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Medical marijuana laws are no game to those who suffer

The fight is starting to heat up, and the power brokers are flexing their might.

Months away from a deadline to get a medical marijuana amendment approved for the 2014 ballot, political and economic forces are suddenly on the move.

In Tallahassee, the attorney general has contested the language in the proposed amendment. In Miami, a consultant has hired a high-priced firm to gather signatures for a needed petition. Across the state, political operatives are trying to weigh the amendment's potential impact on the gubernatorial race.

And in a 700-square-foot home in New Port Richey, a 31-year-old woman and her Jack Russell terrier wait for the hospice nurse to arrive.

Sara Carstensen says her cancer is terminal, and the best guess in April was she might survive six months. That makes this morning a celebration of sorts since Saturday was the deadline. Kind of like outliving your expiration date, she says with just a hint of laughter.

Back when she was on chemo and taking part in clinical trials, smoking marijuana was the only thing that allowed her to keep food down. Nowadays, when a friend can buy it, it helps her manage the pain and nausea from her other medications as well as the tumor pressing against her digestive tract.

For Sara, the proposed amendment is more symbolic than necessary. Like the comfort of a whispered treasure. All she wants is to know that it might succeed.

"I don't want anybody to suffer the way I've suffered,'' she said. "For a government to say, 'No, you can't have this because we say it's not legal'? I can't understand that.

"It's just not fair.''

For others, this amendment represents something else.

Some will tell you it is a barely disguised ploy. A way to get one step closer to legalizing marijuana for recreational use. Some will tell you it is a crusade. A strike against the pharmaceutical companies that want us dependent on their brand of prescription drugs.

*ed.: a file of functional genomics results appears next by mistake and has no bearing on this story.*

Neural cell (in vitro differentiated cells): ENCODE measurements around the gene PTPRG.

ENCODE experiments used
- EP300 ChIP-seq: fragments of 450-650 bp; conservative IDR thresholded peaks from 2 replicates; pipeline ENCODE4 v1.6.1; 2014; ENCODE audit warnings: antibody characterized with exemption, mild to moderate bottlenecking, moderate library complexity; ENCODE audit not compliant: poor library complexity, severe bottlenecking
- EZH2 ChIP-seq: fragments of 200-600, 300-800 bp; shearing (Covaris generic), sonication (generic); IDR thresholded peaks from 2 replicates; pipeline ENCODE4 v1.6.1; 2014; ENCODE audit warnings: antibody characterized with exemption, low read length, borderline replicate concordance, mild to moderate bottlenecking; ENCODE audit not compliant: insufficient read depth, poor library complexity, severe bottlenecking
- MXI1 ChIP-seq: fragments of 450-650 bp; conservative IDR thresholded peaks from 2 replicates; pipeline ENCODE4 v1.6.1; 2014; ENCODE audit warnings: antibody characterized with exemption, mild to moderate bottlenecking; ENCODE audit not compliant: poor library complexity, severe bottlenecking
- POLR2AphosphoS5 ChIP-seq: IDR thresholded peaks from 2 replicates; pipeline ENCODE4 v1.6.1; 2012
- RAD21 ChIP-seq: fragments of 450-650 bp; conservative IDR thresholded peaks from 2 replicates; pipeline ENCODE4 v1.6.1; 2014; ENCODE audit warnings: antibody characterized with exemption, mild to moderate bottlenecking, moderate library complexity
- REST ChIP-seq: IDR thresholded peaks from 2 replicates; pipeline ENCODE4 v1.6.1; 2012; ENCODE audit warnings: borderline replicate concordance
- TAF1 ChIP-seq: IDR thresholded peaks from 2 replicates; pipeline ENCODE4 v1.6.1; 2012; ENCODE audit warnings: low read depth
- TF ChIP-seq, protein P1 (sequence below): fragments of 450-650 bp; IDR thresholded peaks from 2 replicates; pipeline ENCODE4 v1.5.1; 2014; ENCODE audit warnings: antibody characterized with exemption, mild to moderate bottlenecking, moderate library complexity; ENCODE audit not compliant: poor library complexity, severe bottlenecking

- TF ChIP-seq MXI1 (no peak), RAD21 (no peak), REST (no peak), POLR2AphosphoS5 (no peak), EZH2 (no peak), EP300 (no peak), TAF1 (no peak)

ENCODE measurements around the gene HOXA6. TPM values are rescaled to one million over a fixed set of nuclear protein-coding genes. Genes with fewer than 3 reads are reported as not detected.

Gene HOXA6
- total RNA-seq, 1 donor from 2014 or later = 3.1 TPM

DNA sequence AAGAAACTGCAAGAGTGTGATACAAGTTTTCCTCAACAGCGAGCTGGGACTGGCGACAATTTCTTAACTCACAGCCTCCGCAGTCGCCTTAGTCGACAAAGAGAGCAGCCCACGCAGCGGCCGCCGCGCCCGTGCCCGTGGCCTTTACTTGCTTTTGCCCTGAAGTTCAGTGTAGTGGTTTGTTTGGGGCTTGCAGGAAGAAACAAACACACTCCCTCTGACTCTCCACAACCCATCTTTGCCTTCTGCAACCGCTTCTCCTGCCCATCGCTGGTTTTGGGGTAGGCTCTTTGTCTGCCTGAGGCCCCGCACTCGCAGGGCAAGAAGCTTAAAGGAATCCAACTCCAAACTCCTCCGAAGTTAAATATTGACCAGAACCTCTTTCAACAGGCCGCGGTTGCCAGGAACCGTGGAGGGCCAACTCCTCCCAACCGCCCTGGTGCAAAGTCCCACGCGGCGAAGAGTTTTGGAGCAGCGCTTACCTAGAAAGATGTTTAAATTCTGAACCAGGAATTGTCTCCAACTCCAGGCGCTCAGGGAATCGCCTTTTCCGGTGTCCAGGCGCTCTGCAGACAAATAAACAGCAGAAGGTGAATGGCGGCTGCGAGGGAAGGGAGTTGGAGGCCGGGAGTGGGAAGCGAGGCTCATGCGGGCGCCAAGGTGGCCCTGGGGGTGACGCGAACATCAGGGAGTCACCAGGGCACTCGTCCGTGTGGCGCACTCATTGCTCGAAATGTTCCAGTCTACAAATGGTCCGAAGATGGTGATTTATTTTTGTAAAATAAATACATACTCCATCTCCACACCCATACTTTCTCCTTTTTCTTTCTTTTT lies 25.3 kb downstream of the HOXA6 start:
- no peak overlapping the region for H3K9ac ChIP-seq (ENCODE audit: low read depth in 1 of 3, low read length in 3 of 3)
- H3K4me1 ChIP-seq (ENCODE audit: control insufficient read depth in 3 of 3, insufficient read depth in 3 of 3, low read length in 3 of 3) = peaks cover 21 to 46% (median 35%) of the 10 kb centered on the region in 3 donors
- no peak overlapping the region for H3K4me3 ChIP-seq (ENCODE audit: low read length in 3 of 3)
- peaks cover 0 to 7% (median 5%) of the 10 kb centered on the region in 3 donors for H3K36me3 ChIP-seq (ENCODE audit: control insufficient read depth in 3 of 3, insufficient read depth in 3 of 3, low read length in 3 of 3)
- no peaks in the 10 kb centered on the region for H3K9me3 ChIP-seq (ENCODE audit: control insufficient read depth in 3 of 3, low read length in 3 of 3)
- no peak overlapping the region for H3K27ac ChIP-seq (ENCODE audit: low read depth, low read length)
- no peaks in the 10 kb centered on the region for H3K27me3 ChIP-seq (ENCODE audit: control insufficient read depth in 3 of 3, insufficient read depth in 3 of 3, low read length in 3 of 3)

It is a political battle. A law enforcement question. A scientific debate with both sides insisting the evidence is clearly weighted in their favor.

The executive director of the Drug Free America Foundation, based in St. Petersburg, says the issue is too complex and dangerous to be put on a ballot. The Food and Drug Administration exists for a reason, Calvina Fay says, and bypassing scientific data with a statewide show of hands is a disaster waiting to happen.

"We have a process in this country that is based on science and research and it's dangerous for that process to be circumvented,'' Fay said. "Particularly with a drug that is mind-altering, and that is what marijuana is.''

The proposed amendment is necessary, says Ben Pollara of People United for Medical Marijuana, because state legislators have refused to consider bills that allow doctors to prescribe cannabis for patients with debilitating illnesses.

"The reason for the amendment is because legislators abdicated their responsibility by not even giving it a hearing,'' Pollara said. "To me, it is somewhat disrespectful to the voters of Florida to say they are not capable of making this decision on their own.''

Medical marijuana has already been approved by voters or lawmakers in 20 states, although none in the Southeast.

Polls indicate it has strong support in Florida, although its passage is far from reality. The petition has been around for more than a year and has barely 200,000 names. Another 500,000 or so must be collected and verified in the next few months.

"It sounds and feels incredibly daunting to me,'' Pollara said. "But I have a highly skilled team working on it, and they tell me they can get it done.''

Even if the petition succeeds, state law requires that an amendment garner at least 60 percent of the vote.

So as the deadline draws near, is the medical marijuana amendment worth supporting?

I am clearly no scientist, and have only scratched the surface in research. My opinion is worth no more than yours, and probably quite less.

But it seems to me that marijuana is less addictive and far less harmful than alcohol and a slew of prescription drugs. Marijuana laws are costly to enforce and seem to have little deterrence, which makes them a poor combination of worthless and meaningless.

Beyond that is the issue of marijuana's value. If you have ever heard the despair in a cancer patient's tone, you have to believe there is a way to make this work.

"Marijuana is the only thing that has made my life bearable the past year, and yet if I get caught with it I can go to jail,'' said Sara, who says she is in Stage 3C of endometrial cancer. "So let's just put it on the ballot and let people decide themselves.

"I'm just hoping I'm around to see these changes I'm fighting for.''

Times researcher Natalie Watson contributed to this report.

Medical marijuana laws are no game to those who suffer 10/26/13 [Last modified: Saturday, October 26, 2013 8:18pm]
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